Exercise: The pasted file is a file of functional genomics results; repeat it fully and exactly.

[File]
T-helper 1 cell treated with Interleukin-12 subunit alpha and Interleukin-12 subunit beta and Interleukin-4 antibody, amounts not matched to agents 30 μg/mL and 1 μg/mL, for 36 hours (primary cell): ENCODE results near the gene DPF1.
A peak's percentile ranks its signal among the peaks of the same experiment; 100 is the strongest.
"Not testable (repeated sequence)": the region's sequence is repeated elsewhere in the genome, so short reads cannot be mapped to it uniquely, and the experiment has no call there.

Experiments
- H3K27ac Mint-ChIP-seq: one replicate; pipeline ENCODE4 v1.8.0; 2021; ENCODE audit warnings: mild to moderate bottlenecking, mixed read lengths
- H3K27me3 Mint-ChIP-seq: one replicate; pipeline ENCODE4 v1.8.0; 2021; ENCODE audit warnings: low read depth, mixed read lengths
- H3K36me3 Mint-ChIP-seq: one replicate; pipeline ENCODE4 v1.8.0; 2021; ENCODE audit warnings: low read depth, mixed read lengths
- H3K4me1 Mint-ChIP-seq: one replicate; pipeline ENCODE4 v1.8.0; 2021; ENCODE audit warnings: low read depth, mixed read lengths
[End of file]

T-helper 1 cell treated with Interleukin-12 subunit alpha and Interleukin-12 subunit beta and Interleukin-4 antibody, amounts not matched to agents 30 μg/mL and 1 μg/mL, for 36 hours (primary cell): ENCODE results near the gene DPF1.
A peak's percentile ranks its signal among the peaks of the same experiment; 100 is the strongest.
"Not testable (repeated sequence)": the region's sequence is repeated elsewhere in the genome, so short reads cannot be mapped to it uniquely, and the experiment has no call there.

Experiments
- H3K27ac Mint-ChIP-seq: one replicate; pipeline ENCODE4 v1.8.0; 2021; ENCODE audit warnings: mild to moderate bottlenecking, mixed read lengths
- H3K27me3 Mint-ChIP-seq: one replicate; pipeline ENCODE4 v1.8.0; 2021; ENCODE audit warnings: low read depth, mixed read lengths
- H3K36me3 Mint-ChIP-seq: one replicate; pipeline ENCODE4 v1.8.0; 2021; ENCODE audit warnings: low read depth, mixed read lengths
- H3K4me1 Mint-ChIP-seq: one replicate; pipeline ENCODE4 v1.8.0; 2021; ENCODE audit warnings: low read depth, mixed read lengths